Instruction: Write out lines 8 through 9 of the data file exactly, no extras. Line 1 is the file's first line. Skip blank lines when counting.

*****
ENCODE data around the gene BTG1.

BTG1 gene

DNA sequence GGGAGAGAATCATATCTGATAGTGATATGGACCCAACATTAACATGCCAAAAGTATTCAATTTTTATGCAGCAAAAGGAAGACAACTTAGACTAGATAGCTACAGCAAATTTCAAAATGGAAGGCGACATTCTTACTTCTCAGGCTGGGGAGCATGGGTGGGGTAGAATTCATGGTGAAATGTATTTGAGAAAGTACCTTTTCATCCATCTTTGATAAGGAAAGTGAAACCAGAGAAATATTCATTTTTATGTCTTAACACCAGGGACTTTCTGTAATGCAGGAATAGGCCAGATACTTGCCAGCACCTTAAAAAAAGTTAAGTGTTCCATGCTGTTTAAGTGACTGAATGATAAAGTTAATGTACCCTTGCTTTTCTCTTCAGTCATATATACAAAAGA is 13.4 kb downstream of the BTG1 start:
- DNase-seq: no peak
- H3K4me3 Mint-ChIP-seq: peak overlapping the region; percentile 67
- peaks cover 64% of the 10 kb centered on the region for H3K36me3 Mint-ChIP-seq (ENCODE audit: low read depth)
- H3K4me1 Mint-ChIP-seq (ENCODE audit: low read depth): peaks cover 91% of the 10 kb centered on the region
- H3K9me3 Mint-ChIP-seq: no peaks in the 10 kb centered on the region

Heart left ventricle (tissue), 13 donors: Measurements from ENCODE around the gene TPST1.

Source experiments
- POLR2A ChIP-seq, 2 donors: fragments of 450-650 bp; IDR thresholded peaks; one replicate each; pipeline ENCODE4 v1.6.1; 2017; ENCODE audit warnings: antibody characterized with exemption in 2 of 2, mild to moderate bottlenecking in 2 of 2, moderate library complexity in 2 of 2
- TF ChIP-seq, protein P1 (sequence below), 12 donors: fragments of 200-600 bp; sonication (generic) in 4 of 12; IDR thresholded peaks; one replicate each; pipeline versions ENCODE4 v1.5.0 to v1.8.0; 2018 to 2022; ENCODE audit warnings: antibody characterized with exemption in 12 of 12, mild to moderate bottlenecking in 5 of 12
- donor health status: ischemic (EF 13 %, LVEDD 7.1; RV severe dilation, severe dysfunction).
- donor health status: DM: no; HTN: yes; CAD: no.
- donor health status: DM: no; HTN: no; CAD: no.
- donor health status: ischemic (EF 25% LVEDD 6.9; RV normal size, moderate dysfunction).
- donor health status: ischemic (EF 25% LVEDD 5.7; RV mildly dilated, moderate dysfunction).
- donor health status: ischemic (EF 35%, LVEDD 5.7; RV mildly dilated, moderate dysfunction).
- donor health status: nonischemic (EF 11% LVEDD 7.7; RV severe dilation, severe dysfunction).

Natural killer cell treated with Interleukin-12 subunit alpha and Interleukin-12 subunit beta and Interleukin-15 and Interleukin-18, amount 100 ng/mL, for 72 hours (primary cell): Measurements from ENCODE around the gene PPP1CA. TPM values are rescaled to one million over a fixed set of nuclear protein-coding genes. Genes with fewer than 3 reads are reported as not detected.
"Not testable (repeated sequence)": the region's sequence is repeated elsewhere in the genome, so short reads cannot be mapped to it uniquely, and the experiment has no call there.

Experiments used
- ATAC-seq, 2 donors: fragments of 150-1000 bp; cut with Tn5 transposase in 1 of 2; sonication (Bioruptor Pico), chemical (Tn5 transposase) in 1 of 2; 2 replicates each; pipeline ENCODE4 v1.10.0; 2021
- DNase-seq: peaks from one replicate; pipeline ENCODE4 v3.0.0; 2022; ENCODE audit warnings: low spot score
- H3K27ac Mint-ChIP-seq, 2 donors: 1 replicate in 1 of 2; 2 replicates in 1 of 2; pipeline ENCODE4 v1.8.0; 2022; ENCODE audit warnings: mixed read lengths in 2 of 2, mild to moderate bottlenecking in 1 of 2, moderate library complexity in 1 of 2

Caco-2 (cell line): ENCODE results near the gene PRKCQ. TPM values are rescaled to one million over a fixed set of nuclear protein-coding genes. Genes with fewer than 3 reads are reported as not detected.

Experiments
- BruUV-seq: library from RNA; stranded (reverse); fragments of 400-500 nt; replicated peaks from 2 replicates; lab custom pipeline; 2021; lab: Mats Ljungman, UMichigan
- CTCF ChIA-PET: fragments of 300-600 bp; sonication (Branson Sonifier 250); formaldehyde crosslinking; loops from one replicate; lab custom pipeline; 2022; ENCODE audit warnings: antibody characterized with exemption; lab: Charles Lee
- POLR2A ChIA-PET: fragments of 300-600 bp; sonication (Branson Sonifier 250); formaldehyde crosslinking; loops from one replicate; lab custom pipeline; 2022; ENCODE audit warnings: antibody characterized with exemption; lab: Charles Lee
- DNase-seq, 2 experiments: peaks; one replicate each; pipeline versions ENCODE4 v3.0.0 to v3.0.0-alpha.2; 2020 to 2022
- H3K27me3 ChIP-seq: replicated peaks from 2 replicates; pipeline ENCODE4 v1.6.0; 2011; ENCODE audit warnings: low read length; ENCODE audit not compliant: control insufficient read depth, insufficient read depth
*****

- H3K9me3 Mint-ChIP-seq: no peaks in the 10 kb centered on the region

Heart left ventricle (tissue), 13 donors: Measurements from ENCODE around the gene TPST1.